Land acquisition bill diluted: Saxena writes to Ramesh

Written by Kirtika Suneja | New Delhi | Updated: Nov 24 2011, 05:33am hrs
Claiming that the Land Acquisition and Relief & Rehabilitation (LARR) Bill introduced in Parliament is quite different from what was agreed upon by the Jairam Ramesh-headed rural development ministry, National Advisory Council (NAC) member NC Saxena has said that several new clauses have been added under pressure, which dilutes the benefits that were originally intended for the affected people.

In an e-mail letter to Ramesh, Saxena said that the compensation is frozen to twice the registered or stamp value in rural areas due to which landowners cannot ask for more.

If this is the case, where is the room for negotiations before they give their consent I suggest that the section should clearly state that twice the registered value is the minimum, and it could be more depending upon the agreement with the landowners, he said.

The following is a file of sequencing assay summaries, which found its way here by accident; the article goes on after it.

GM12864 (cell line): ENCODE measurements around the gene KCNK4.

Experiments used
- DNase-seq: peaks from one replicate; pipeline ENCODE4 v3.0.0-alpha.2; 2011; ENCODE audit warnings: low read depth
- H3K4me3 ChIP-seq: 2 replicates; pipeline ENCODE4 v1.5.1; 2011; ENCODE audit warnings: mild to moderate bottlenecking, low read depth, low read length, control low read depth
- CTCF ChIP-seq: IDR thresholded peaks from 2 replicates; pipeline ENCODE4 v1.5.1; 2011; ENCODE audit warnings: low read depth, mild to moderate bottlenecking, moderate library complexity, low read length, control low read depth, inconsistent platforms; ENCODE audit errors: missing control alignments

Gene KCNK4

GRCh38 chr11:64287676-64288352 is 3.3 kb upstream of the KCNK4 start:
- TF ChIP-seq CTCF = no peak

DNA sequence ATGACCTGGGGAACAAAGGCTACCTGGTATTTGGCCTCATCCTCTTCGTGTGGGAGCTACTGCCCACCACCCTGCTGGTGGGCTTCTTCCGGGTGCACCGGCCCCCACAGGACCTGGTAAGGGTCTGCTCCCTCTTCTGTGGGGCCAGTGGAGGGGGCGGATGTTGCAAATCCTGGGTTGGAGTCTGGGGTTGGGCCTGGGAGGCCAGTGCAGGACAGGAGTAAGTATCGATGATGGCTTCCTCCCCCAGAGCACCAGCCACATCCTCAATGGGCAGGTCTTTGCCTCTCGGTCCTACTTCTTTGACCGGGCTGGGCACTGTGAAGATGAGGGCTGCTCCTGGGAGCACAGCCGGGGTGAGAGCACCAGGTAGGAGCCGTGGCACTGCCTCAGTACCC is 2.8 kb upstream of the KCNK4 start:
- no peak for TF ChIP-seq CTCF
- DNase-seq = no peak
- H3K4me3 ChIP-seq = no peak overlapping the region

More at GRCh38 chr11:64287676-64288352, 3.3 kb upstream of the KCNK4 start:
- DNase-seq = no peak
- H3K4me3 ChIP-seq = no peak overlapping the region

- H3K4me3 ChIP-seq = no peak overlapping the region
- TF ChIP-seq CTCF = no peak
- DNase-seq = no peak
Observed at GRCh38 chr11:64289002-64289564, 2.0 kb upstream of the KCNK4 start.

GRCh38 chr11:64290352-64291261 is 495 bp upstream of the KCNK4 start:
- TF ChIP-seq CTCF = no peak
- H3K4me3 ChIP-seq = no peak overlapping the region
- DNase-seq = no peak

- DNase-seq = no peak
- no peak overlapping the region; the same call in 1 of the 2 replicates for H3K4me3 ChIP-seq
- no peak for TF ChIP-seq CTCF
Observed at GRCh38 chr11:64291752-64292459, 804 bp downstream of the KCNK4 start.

Cash amounts mentioned in the Bill should all be linked with inflation and land that is not used within 10 years should be returned to the owner.

As per Saxena, Section 95 which states that it shall be transferred to the state governments Land Bank in fact contradicts section 93 which states that No change from the purpose or related purposes for which the land is originally sought to be acquired shall be allowed.

The draft Bill is now before a Standing Committee of Parliament with Ramesh trying hard to get it passed in the winter session of Parliament.

Further, Saxena has urged the Bill should clearly guarantee a separate house to each affected family. The present draft only promises house for house, even when two or three families are living together in one house and according to him defeats the very purpose of defining families as nuclear families and not joint families.

On development on land the Bill says, Without any development having taken place on such land. The NAC wants this to be deleted as it completely defeats the intention behind this section of sharing capital gains with the landowner. Same is the case with temporary occupation of land as it allows government to acquire land for a company against farmers wishes, which is not the intention of other sections of the Bill.